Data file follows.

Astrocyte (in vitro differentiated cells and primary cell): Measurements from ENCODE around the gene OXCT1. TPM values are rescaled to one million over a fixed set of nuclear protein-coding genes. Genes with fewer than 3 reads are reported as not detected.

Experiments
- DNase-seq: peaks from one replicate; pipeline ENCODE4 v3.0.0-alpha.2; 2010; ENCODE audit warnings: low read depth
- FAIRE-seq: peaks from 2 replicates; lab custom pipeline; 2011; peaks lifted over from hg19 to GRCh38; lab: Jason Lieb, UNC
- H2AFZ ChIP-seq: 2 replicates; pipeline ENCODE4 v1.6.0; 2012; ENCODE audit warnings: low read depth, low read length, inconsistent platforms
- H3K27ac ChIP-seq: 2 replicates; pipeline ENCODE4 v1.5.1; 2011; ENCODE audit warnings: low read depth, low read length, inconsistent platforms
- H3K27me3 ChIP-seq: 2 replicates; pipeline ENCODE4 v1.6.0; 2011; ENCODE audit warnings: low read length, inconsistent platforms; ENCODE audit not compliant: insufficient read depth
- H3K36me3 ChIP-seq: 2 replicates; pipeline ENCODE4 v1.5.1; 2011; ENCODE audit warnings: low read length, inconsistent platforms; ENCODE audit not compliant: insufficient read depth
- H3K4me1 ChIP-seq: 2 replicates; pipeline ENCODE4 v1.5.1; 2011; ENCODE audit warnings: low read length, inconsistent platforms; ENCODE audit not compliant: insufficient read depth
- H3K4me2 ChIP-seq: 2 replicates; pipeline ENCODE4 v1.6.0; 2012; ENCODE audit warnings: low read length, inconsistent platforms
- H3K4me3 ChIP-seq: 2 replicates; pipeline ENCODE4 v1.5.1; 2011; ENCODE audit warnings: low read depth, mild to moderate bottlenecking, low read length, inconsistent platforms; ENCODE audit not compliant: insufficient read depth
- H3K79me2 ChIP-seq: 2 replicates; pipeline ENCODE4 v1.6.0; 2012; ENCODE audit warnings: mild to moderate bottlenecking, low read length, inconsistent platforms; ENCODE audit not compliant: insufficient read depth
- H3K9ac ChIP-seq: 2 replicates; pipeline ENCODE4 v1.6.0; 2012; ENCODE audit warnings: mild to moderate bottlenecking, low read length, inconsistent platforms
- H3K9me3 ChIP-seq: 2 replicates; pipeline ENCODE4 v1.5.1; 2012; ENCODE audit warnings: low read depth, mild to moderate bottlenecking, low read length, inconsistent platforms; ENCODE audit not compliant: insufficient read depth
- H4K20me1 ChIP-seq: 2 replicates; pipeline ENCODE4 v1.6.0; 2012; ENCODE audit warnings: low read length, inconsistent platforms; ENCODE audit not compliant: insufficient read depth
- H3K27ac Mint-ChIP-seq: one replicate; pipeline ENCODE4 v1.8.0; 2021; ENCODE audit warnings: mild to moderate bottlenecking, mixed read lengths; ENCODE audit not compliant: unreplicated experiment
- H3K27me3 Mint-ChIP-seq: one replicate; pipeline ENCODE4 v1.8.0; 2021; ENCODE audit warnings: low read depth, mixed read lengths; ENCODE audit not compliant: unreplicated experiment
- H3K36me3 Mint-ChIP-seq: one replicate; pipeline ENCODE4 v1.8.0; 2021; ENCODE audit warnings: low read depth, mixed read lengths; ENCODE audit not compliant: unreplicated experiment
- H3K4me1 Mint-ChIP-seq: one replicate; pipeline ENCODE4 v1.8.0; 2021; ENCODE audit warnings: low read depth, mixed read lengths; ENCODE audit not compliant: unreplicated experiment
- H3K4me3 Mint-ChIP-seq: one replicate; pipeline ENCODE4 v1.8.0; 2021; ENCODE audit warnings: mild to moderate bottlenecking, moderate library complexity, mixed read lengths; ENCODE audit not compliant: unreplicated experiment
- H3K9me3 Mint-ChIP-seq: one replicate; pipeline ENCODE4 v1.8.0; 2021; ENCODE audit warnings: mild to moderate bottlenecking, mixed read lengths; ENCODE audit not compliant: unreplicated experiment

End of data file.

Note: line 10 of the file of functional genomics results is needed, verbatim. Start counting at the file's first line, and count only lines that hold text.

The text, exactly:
- H3K4me2 ChIP-seq: 2 replicates; pipeline ENCODE4 v1.6.0; 2012; ENCODE audit warnings: low read length, inconsistent platforms